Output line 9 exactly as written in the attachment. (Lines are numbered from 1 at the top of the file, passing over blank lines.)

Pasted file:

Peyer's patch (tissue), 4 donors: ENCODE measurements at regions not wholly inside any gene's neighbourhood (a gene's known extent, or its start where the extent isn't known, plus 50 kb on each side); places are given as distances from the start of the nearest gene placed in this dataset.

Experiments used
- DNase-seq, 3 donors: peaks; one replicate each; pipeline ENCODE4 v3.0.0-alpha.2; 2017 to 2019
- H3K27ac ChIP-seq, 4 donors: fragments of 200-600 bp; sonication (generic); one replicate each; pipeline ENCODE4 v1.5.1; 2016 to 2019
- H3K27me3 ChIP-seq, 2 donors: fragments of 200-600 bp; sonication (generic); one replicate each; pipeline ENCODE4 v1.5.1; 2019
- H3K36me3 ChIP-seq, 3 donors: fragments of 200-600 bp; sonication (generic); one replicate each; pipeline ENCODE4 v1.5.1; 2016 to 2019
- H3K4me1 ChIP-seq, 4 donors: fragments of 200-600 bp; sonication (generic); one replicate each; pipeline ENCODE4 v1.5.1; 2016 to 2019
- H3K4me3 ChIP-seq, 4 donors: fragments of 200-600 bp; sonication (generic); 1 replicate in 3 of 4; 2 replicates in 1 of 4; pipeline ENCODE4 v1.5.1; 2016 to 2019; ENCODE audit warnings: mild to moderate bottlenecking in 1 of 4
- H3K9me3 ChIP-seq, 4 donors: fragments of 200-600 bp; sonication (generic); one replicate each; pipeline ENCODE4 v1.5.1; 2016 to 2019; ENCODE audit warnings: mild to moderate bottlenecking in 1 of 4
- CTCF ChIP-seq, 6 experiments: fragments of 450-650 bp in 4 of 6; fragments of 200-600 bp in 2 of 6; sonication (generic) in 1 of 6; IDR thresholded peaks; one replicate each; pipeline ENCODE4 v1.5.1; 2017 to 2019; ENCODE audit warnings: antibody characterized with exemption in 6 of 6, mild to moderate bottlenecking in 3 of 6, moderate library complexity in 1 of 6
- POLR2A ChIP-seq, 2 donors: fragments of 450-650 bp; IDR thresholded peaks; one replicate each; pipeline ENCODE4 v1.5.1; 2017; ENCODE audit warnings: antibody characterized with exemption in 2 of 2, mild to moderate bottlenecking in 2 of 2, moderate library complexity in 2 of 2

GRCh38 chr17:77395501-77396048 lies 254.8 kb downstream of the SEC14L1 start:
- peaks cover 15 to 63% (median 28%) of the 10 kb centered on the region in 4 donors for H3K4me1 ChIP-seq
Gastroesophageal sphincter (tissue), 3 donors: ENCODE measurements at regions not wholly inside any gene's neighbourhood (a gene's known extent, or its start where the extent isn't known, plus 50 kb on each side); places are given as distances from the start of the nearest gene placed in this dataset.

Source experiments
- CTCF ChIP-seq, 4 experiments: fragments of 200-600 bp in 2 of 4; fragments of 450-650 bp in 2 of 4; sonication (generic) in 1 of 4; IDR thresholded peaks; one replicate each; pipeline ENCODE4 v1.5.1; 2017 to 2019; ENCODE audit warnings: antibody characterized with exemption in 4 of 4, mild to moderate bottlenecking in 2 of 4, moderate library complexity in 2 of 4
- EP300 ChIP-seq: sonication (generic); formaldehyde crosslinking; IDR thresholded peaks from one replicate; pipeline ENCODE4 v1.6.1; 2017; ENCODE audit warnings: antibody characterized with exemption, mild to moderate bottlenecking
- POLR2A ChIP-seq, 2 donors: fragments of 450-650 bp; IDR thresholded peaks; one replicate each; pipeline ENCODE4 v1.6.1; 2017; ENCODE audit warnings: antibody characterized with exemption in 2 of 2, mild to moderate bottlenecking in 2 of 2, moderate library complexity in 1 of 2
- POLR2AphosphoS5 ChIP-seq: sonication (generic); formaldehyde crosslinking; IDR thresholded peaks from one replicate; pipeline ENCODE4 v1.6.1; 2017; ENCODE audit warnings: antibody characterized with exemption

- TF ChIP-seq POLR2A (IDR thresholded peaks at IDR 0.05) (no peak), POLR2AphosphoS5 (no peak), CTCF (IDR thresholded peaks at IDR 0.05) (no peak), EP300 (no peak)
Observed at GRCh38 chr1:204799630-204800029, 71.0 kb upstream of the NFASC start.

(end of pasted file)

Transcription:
- H3K9me3 ChIP-seq, 4 donors: fragments of 200-600 bp; sonication (generic); one replicate each; pipeline ENCODE4 v1.5.1; 2016 to 2019; ENCODE audit warnings: mild to moderate bottlenecking in 1 of 4